February 14, 2005
NEW LIFE FOR SOYBEAN PRICES
Soybean prices were under pressure in early
February, but increased sharply last week. The higher prices
came in spite of USDA projections for even larger U.S. and
world stocks at the end of the current marketing year.
March 2005 soybean futures traded under $5.00 on February
4, but closed at $5.2575 on February 11. The average spot
cash bid in central Illinois increased from $4.97 to $5.24
as the basis improved slightly. On February 9, the USDA released
its monthly projection of U.S. and world supply and consumption
of soybeans, as well as other commodities. For soybeans, the
changes from January included a 5 million bushel reduction
in the projection of the size of the domestic crush during
the current marketing year and an equal increase in the projection
of year ending stocks. Even with a smaller crush, the projection
of U.S. soybean oil production increased by 10 million pounds,
reflecting the relatively high oil content of the 2004 crop.
The projection of the marketing year average price of soybean
oil was reduced by $.01 per pound. In addition, the projection
of domestic meal consumption was reduced by 200,000 tons.
The smaller projection of meal use in the domestic market
is the reason fewer soybeans will need to be crushed.
For South America, the USDA reduced the projection of the
current Brazilian crop by 55 million bushels (2.3 percent).
Production forecasts also declined by 6 million bushels for
Uruguay and 18 million bushels for India. However, the projection
of South American soybean consumption was reduced by 75 million
bushels and the projection of world soybean consumption during
the current marketing year was reduced by almost 110 million
bushels. As a result, the projection of year ending world
stocks increased by 20 million bushels, to a record 2.254
billion bushels, or 30 percent of projected use during the
current marketing year.
So why the increase in price of soybeans in the face of such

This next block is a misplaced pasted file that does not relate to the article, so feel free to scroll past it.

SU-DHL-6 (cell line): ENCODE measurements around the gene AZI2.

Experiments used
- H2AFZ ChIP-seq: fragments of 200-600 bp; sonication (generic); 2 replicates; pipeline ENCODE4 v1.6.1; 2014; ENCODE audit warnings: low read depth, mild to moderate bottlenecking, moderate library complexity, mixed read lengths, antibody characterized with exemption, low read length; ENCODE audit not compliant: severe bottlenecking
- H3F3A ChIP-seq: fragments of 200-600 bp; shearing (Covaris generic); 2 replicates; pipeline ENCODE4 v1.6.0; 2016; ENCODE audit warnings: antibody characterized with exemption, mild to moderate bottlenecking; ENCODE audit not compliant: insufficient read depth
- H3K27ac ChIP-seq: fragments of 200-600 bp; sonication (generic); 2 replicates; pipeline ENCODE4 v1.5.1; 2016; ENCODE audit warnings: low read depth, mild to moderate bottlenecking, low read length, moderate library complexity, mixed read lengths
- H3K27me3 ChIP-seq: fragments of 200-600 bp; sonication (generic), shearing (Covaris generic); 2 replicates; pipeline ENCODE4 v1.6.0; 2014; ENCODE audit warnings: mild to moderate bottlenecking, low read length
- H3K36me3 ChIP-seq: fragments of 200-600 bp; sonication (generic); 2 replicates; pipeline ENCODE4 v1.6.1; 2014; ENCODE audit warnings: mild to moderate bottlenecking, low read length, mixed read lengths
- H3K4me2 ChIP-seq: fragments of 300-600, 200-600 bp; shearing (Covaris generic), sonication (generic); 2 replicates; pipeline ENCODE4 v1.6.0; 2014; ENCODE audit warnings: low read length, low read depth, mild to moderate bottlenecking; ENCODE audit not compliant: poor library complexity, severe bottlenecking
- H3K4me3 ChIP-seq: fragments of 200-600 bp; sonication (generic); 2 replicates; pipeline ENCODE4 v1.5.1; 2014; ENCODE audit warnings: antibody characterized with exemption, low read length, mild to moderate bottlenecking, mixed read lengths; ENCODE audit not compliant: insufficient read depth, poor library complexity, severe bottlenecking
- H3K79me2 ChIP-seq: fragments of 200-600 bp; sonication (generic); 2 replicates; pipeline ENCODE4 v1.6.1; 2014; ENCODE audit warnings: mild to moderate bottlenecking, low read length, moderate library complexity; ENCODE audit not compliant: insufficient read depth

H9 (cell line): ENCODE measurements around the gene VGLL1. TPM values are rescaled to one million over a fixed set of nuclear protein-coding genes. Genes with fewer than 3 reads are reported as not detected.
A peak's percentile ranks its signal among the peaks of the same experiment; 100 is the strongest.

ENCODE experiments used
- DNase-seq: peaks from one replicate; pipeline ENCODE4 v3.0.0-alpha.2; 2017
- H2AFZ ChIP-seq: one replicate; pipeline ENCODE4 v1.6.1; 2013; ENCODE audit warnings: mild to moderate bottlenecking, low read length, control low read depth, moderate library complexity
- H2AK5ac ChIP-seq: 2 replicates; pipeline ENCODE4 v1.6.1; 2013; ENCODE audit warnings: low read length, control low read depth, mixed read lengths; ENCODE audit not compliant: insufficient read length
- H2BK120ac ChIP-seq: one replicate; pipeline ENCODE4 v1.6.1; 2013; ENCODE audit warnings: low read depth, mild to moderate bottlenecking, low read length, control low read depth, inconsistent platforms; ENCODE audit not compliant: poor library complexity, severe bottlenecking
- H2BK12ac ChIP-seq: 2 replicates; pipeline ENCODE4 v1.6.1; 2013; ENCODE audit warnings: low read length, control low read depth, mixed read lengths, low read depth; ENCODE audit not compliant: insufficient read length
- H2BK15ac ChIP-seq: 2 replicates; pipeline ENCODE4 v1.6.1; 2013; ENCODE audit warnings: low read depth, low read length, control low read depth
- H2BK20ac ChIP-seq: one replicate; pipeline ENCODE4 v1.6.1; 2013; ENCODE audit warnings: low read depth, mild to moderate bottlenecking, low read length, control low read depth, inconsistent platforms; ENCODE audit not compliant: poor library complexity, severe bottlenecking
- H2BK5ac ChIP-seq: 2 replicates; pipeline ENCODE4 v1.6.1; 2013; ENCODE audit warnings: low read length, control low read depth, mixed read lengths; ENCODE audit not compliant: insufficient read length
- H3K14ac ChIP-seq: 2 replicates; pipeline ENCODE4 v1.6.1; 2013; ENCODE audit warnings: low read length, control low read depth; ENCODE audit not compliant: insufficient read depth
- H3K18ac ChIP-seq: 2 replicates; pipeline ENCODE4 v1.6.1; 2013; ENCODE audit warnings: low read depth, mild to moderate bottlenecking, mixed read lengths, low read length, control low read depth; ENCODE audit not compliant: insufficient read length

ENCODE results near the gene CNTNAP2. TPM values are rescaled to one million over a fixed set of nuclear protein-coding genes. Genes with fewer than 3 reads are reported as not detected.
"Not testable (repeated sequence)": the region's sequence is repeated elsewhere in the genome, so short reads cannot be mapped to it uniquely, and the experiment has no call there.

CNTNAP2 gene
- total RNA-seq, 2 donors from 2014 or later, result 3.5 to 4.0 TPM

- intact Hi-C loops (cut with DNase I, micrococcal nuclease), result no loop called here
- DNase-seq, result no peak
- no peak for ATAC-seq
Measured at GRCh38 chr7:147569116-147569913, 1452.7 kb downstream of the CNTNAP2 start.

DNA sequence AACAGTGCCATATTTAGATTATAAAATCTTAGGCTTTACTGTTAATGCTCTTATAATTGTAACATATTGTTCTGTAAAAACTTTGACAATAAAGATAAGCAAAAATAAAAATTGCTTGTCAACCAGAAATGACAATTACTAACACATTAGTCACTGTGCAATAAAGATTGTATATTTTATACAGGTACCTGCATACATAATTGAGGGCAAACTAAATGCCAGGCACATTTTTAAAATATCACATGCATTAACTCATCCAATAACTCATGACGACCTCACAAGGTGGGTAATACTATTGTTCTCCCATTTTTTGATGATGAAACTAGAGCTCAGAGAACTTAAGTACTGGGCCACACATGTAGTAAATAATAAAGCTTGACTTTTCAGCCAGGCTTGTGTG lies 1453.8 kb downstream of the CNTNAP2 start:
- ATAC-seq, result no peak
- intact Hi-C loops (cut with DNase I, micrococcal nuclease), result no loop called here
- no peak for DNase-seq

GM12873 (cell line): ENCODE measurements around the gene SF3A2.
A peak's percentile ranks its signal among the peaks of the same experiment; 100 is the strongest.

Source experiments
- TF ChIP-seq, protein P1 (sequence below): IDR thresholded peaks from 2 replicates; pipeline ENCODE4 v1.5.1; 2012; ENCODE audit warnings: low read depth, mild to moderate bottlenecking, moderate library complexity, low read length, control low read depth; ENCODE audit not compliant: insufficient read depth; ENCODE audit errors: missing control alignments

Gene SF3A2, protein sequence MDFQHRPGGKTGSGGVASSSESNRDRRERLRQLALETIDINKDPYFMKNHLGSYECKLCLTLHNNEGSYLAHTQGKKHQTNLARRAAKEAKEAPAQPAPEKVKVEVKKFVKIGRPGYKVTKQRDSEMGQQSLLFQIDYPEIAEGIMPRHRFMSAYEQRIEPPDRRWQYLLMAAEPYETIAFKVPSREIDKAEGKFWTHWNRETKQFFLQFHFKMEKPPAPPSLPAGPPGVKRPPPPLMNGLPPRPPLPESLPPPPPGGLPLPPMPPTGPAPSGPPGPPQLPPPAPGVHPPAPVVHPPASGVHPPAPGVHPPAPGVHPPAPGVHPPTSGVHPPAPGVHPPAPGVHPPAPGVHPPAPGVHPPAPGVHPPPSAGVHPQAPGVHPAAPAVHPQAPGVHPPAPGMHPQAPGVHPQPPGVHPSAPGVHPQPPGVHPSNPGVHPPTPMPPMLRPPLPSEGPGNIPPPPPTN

large U.S. and world supplies? The answer seems to be that
the large speculative traders decided to reduce their net
short position in the futures market. But, that answer begs
the question of why those traders wanted to give up some of
those short positions. Fundamentally, there appears to be
three reasons. First is the continuation of strong Chinese
demand for U.S. soybeans. Second, the reduction in the Brazilian
production forecast caused traders to take a fresh look at
south American crop and weather conditions. Third is prospects
for a smaller soybean crop in the U.S. in 2005.
As of February 3, the USDA reported total U.S. soybean export
commitments for the current marketing year at 870 million
bushels, 40 million more than on the same date last year.
For the year, the USDA currently projects a 125 million bushels
increase in exports from those of last year. Given the collapse
in exports during the last half of the 2003-04 marketing year
(due to limited supplies) the projected large year-over-year
increase should be reached, or perhaps exceeded. Total Chinese
demand and China's decision about how many South American
soybeans to purchase will be important. To date, China accounts
for 42 percent of the U.S. export business, compared to 36
percent at this time last year.
As for South American production, market participants now
seem to believe that the crop has suffered more weather damage
than previously indicated. The concern is that the crop will
even fall short of the revised USDA projection. At this juncture,
there is no talk of a repeat of the 2004 experience when early
season forecasts of a large increase in South American production
gave way to a smaller crop than harvested in 2003.
In the case of the 2005 U.S. crop, there is a general expectation
that planted acreage will decline for a variety of reasons,
including the threat of soybean rust. In addition, some experts
are reporting the potential for a problem with soybean aphids
in 2005. Some climatologists are also suggesting a higher
than average probability of drought conditions in some areas
in 2005. These factors all contribute to yield uncertainty
for the year ahead.
For now, the uncertainty surrounding South American crop
size and U.S. production potential is apparently enough to
offset the impact of current large supplies. Additionally,
U.S. producers reportedly continue to be reluctant sellers,
keeping basis levels strong. Soybean prices will likely become
more volatile over the next several weeks as South American
production prospects unfold. The USDA will release the Prospective
Plantings report on March 31. Further price rallies may offer
producers an opportunity to price additional quantifies of
both old and new crop soybeans at levels well above the loan
rate. Due to the increased uncertainty about the size of the
2005 U.S. crop, producers may want to consider the use of
options in pricing the new crop. A poor crop could push prices
higher than anticipated at this juncture, while a large corp
could produce the train wreck that has been avoided so far.
Issued by Darrel Good
University of Illinois